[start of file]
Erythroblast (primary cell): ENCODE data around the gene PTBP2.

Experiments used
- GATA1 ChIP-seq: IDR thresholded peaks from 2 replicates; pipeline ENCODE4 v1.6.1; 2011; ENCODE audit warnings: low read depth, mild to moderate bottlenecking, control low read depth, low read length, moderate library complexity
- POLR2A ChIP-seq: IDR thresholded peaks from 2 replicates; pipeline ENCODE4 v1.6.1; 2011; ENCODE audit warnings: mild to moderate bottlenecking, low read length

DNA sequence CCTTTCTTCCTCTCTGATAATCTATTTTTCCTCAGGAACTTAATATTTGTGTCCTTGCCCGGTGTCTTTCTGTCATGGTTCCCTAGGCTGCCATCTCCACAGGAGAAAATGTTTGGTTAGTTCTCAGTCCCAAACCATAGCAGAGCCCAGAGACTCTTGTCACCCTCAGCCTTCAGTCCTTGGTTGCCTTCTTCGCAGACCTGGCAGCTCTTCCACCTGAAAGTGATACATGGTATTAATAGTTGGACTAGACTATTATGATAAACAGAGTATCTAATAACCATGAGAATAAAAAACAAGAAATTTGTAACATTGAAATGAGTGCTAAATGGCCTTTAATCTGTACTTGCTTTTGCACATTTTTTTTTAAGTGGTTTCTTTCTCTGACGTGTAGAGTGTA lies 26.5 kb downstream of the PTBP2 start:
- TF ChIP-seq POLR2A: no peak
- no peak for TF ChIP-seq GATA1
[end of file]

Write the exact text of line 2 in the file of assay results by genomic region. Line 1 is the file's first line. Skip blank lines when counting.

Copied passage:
Experiments used